By Indiewire | Indiewire December 13, 2002 at 2:0AM
indieWIRE: BUZZ: Christmas Bashes, John Woo News, and A Big Winter for
by Wendy Mitchell, with reports from Eugene Hernandez and Erin Torneo
indieWIRE contributor Dave Ratzlow has joined the programming committee of
the Gen Art Film Festival. The 2003 festival, held in New York, is slated
for April 2-9.
Kristin Borella has left Bumble Ward & Associates to join MGM as VP of
Lewis O'Neil and Stephen Rockabrand have joined Newmark Communications'
entertainment division as senior executive consultants. Both previously
worked at The Premiere Marketing & Distribution Group.
GANGS ALL HERE: The glitterati were out in full force for the "Gangs of New
York" premiere on Monday night. In the crowd at the Ziegfield and the New
York Public Library after-party: Scorsese, the Weinsteins, Leo, DDL (as we
like to call Mr. Daniel Day-Lewis), Cameron Diaz, Bono, Billy Joel.
indieWIRE wish we could report on rubbling elbows with Jimmy Fallon, Jack
Black, Natalie Portman, and Nicole Kidman, but alas, we weren't invited to
this bash. Hey Miramax, just because we're indie doesn't mean we don't like
a good epic (or slinging a few back with Bono) now and again!
CHRISTMAS FESTIVITIES: In news from events we actually attended, the
Christmas party circuit is heating up. Tuesday night, Fine Line held its
bash at stylish Latin restaurant Chicama (with the best free food we've
eaten in a while). In the crowd: director Lucy Walker (who told us about the
thriller she's developing for the the Weitz brothers to produce), the Falco
PR team, writer Erica Abeel, party fixture Mark Rabinowitz, Nerve's Rufus
Griscom, Andrew Johnston from US Weekly, Steve Gallagher and Scott Macualay
from Filmmaker Magazine, Springer Chicoine's Michelle Moretta, and of course
the hospitable Fine Line team. We got so tipsy on the excellent mojitos that
we unfortunately didn't make it to the Reel Roundtable's fete later that
evening, instead deciding it was a good idea to crash Focus Featyres'
party/benefit for "The Pianist" at the Central Park Boathouse. Making the
soignee scene: Adrien Brody and his very cool parents, Focus' James Schamus,
This is That's Ted Hope and Anthony Bregman, John Cameron Mitchell, actress
Celia Weston, and some poor girl who got so drunk her friends had to carry
her onto the Central Park Trolley later. At Wednesday night's Falco Ink
gathering at Hurley's Saloon, it was a steamy party (literally). Adrienne
Bowles and Deatte Kearns from Focus Features, Tom Geier and Owen Glieberman
from Entertainment Weekly, RJ Millard from IDP, Thelma Adams from US Weekly,
Newmarket's Beth English, Film Forum's Harris Dew, photographer Robin
Holland, and "At The Angelika" host Alison Bailes enjoyed the highbrow
(crabcakes) to lowbrow (mozzarella sticks and pigs-in-a-blanket) snacks and
SARASOTA UPDATE: Richard Dreyfuss will be this year's Regal Entertainment
Career Achievement Honoree at the 2003 Sarasota Film Festival. He'll be
honored at a February 1 black-tie soiree, underwritten by Bank of America,
at the Ritz-Carlton there (hopefully not featuring any roasted "Jaws"). The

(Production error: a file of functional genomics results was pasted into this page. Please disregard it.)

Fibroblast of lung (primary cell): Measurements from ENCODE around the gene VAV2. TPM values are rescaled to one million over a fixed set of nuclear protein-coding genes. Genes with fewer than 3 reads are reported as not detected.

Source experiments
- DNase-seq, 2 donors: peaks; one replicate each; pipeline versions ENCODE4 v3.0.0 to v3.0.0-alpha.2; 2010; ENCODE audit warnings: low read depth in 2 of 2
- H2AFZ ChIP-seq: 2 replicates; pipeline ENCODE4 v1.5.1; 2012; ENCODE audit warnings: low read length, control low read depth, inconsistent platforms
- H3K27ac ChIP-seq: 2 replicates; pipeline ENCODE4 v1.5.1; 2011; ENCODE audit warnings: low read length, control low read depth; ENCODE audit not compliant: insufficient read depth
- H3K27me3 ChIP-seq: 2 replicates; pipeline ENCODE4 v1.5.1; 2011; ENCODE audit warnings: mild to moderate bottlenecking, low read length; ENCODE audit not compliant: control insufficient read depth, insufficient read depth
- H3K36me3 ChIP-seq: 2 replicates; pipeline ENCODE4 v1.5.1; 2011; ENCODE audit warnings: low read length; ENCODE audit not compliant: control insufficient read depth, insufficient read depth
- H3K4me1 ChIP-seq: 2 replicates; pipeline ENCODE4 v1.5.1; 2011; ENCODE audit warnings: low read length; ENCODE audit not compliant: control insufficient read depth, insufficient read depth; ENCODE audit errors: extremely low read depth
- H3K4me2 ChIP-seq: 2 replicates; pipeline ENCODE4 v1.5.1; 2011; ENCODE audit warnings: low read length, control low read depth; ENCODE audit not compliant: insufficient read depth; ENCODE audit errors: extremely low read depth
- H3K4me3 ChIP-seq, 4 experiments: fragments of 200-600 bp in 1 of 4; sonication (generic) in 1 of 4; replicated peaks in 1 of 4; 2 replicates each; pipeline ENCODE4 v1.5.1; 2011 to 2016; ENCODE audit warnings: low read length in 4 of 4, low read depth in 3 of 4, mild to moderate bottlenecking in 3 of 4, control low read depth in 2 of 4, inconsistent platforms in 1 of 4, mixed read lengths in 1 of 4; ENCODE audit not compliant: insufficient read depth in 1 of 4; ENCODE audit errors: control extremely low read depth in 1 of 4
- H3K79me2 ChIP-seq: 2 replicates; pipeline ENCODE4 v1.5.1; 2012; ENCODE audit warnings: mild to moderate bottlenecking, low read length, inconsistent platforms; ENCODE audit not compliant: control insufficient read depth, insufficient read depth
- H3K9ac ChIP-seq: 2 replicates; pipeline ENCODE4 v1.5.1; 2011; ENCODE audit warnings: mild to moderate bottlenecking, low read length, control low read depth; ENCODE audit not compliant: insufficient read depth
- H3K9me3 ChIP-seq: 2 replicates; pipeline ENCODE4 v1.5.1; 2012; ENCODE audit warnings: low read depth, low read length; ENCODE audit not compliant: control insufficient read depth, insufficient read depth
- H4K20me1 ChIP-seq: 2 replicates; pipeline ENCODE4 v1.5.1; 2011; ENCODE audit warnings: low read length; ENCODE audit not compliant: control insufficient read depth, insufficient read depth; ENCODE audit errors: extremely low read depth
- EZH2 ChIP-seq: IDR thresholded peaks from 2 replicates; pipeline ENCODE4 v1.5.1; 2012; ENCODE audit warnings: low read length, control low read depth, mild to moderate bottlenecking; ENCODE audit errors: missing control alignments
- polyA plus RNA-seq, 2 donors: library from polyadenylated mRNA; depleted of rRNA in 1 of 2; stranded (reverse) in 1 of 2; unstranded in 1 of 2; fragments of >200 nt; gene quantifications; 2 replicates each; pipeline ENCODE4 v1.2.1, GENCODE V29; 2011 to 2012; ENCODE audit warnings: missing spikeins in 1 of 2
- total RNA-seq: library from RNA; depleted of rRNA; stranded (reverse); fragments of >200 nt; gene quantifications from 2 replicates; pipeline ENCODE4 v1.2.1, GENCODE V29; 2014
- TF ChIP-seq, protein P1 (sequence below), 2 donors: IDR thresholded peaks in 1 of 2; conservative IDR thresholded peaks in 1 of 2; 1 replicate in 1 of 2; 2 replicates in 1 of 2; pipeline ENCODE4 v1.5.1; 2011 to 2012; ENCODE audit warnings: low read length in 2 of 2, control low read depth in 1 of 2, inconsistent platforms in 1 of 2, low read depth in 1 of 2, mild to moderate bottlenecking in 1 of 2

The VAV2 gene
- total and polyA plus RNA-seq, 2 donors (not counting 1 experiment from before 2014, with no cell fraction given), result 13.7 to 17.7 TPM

fifth annual Sarasota fest runs January 24-February 2 with screenings,
premieres, symposiums, and parties. For details on the Dreyfuss dinner or
the festival in general, visit www.sarasotafilmfest.com.
CIVILIZED NEW YORK: "Civilized people deserve to have a civilized meal in a
great restaurant," Peggy Siegal told a group of guests on Wednesday night.
Publicist and party planner Siegal, legendary for her swanky, star-studded
affairs on behalf of entertainment clients, organized Wednesday's dinner at
the Grill Room of the Four Seasons to celebrate the tribute to Diane Lane at
Lincoln Center. Director Adrian Lyne ("Unfaithful"), actors Sandra Bernhard
and Billy Zane, critics Joel Siegel of "Good Morning America," Thelma Adams
of US Weekly, and Jonathan Foreman from the New York Post were on hand along
with the Film Society of Lincoln Center's Joanne Koch and Joanna Ney.
WOO GOES GANGSTER: Director John Woo is presenting a new restoration of
Jean-Pierre Melville's 1970 thriller "Le Cercle Rouge," which Rialto
Pictures will release in early 2003. This is the first time the complete
version of the film has been shown in the States; it was released as the
English-dubbed "The Red Circle" with 40 minutes chopped off. The new,
140-minute restored version will open January 10 at New York's Film Forum,
and will then hit other venues around the country. The heist flick stars
Alain Delon and Yves Montand. Woo says, "'Le Cercle Rouge' is a classic
gangster film by the coolest, most stylish auteur of his time."
MAGGIE WATCH: It's going to be a good winter for It Girl Maggie Gyllenhaal.
First, she's up for an Independent Spirit Award for Best Female Lead for her
role in the S&M love story "Secretary." She's also signed on to co-host
the 2003 Sundance Film Festival Awards Ceremony with Steve Zahn. Sundance
Channel will broadcast the awards ceremony live on January 25 at 9 p.m. Both
Gyllenhaal and Zahn are Sundance vets who previously received special jury
prizes for their work.
"If you want to know about it, read the book, but I'm not going to say
anything about it."
Chuck Barris, subject of "Confessions of a Dangerous Mind," doesn't tell
Vanity Fair's George Wayne much about his alleged C.I.A. work.
Next week in indieWIRE, our industry roundtable discussion with Bob Berney
of Newmarket Films, Eamonn Bowles of Magnolia Pictures, and Ted Hope of This
Is That. Plus, Howard Feinstein's report from the Havana Film Festival,
David Sterritt and Mikita Brottman's review of "Gangs of New York," and our
picks for the best undistributed films of the year. [Wendy Mitchell, with
reports from Eugene Hernandez and Erin Torneo]